The devastating earthquakes and tsunamis that hit Japan have many people thinking about survival techniques. Especially here in California, where we’re constantly wondering when the Big One will hit. I’ve discussed various aspects of survival in other columns, including Your Gear Is Not Complete Without An Emergency Packet! and Get Layered Before The Big One Hits
Reading those you’ll notice that we discuss preparedness on a larger scale. That is, we start on the outside and work our way literally closer to your body.
In this column we’ll discuss survival at the micro level: creating a survival kit that you can tuck in a shirt or pants pocket.
You can never be too prepared nowadays. You may not face an earthquake and tsunami where you live, but other types of disasters can hit. Tornadoes, blizzards, severe storms; even civil unrest can cause a disruption. Are you prepared to go it alone for a few hours or longer? Because I spend so much time off road, I have multiple survival kits, including stuff I carry in a pocket. This column will show you how to create a viable pocket-sized survival kit. Take the time to build one. It could save your life someday.
The first challenge we notice is finding the proper container. As you know, pockets aren’t very big. Yet we still want to pack a lot of useful items in this survival kit. You’ll want something that’s roughly 3” x 5” and no more than about 1” deep. I like Altoids® boxes, but they’re rather shallow. Metal is better than plastic, as you’ll see in a moment. If you decide to go with plastic, take a look at the line of Pelican micro cases. They are easier to acquire and are water tight.
What do you include? Here is where we review the basic components. A good survival kit includes matches, a flashlight, water, whistle, map and compass, knife, 1st aid kit, extra food and extra clothing. Some people like to add a water container, paper and pencil, and toilet paper.
As you can see, we won’t be able to fit all of that in a pocket-sized kit. So let’s zero in on the truly essential items. By examining the most crucial needs of survival, we can see which items have to be in our kit. Then it’s a matter of determining quantity and/or size to fit the limited space.
- Fire. Crucial for providing heat, cooking food, and as a signaling device via the smoke. Matches are great, but store them in a watertight container or get Storm Matches that are individually waterproof. A Butane lighter is also OK. Just make sure it’s full or nearly full. You never know how many times you’ll need to use it. I like Fire Lite. They offer a mini version that’s rated to 5,000 strikes. You want 3 ways to make fire, if possible.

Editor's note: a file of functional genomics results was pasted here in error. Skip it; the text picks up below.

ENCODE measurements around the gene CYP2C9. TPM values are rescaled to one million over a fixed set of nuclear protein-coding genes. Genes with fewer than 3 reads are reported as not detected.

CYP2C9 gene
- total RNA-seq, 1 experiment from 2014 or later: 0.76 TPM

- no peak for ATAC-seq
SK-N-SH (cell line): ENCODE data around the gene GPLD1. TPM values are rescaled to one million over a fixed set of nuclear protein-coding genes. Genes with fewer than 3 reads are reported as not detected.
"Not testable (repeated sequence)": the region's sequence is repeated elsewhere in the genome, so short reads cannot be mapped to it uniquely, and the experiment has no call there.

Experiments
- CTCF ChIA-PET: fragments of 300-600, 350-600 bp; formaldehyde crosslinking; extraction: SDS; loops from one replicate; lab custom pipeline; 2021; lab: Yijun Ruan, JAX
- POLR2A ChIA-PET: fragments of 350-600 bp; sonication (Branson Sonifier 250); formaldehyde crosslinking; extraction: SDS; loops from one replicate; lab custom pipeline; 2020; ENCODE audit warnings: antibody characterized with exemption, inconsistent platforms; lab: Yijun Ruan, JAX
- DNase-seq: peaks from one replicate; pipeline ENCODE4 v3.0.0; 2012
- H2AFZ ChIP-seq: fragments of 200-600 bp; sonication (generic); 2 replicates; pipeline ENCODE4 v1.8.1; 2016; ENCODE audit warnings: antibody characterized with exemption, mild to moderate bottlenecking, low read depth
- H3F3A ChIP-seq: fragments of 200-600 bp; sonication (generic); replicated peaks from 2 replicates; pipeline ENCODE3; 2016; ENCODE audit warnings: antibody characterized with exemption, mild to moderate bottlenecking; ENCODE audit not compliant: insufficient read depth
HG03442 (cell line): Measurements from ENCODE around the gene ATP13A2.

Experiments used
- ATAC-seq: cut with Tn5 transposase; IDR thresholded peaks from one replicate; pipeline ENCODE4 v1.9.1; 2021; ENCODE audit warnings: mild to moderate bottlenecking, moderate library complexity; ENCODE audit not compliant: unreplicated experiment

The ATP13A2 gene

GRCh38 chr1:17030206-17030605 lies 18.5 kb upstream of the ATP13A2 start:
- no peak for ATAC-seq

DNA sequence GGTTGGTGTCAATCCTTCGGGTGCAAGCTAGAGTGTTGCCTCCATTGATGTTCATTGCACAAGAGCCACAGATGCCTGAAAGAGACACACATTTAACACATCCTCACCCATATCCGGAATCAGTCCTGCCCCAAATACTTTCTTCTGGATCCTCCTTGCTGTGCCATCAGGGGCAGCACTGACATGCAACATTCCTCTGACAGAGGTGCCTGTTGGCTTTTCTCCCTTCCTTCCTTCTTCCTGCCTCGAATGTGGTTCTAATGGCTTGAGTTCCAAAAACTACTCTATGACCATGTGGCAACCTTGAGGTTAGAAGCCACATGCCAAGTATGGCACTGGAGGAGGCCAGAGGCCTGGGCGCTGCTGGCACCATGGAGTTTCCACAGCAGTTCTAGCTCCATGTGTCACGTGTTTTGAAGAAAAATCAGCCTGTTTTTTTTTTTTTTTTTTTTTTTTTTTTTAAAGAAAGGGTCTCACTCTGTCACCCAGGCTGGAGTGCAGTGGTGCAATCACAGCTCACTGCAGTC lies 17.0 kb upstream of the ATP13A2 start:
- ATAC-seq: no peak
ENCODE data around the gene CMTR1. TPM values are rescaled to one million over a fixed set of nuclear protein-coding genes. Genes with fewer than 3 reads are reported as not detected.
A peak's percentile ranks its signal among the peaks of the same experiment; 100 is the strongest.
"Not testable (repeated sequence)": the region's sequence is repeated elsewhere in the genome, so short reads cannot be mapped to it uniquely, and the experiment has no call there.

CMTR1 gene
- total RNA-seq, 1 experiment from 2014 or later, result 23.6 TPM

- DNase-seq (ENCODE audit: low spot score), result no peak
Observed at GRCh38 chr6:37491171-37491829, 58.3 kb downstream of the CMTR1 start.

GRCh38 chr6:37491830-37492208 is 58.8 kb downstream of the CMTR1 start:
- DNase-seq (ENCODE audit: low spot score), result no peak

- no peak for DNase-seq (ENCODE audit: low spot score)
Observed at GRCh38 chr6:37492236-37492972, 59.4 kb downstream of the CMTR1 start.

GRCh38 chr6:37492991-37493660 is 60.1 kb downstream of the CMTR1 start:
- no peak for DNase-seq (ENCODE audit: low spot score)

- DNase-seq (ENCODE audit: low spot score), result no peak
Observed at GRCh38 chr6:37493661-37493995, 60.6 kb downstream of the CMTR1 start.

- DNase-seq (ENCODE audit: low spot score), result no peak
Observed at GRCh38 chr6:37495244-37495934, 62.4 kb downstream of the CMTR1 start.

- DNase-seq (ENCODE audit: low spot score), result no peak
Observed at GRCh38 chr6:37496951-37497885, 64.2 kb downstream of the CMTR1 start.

- Signaling. A small whistle will do the trick. Many are surprisingly loud, and the shrill tone cuts through most background noise. Another way to signal involves using the box to reflect light. This is why I don’t recommend using a plastic container. Make sure at least one side of the container is unpainted. The bare metal will reflect far better.
- Navigation. A button compass is sufficient. Don’t bother with maps. You’ll never know where you’ll be when you get stuck. No point in trying to guess. Plus, you just don’t have room.
- Water. Another critical component; even more important than food. Of course, you won’t pack water in your pocket kit. Here, we’re interested in a container to carry water you may find. A gallon-sized plastic bag is sufficient. To save space we will use the Reynolds Oven Bags cut down a bit. Include about 20 water purification tablets. They’ll probably get crushed over time, but will still work. We cut out the instructions for purification and included it in the bottom of the box.
- Cutting tool. You’ll need some way to cut material. A multi-purpose knife would be too large. Consider adding a cable saw to your kit. They come in numerous sizes, and can be used to cut branches and other material.
- Tinder. Tender Quick Fire Tabs work well. You can buy additional packets at most camping outlets. You can use them to fill in the voids in the tin. If you want a cheap alternative, cotton balls embedded with Vaseline are great. Just a fingertip’s worth of jelly worked into the cotton is sufficient. Create three or four, and wrap in plastic. These will ignite any kindling or other material you use for your fire.
- Flashlight. Nite-Lze is a single LED designed to put on your jacket zipper so it fits nicely into the pocket kit. Photon Micro-Light II is another small LED.
- Something to write with. Space permitting, include a chunk of pencil and a couple scraps of paper. Those can also be used to place markers along your path in the event you leave your vehicle, which is not recommended.
- Extra string. An all-purpose tool, you should always have some string handy. Make it fishing line, add a few split shot sinkers, a few hooks and you can use it to fish or build a shelter. For something more substantial, grab about 10’ of parachute cord. To save space, we’ll wrap it around the box. I left the ends out in the picture so you can see how I wrapped it.
- If you have any space left, toss in a couple Band-Aids and perhaps 2 feet of aluminum foil to make a cup.
Take the time to create a pocket survival kit (or two with the extra supplies). If you ever need one, you’ll be so glad you did.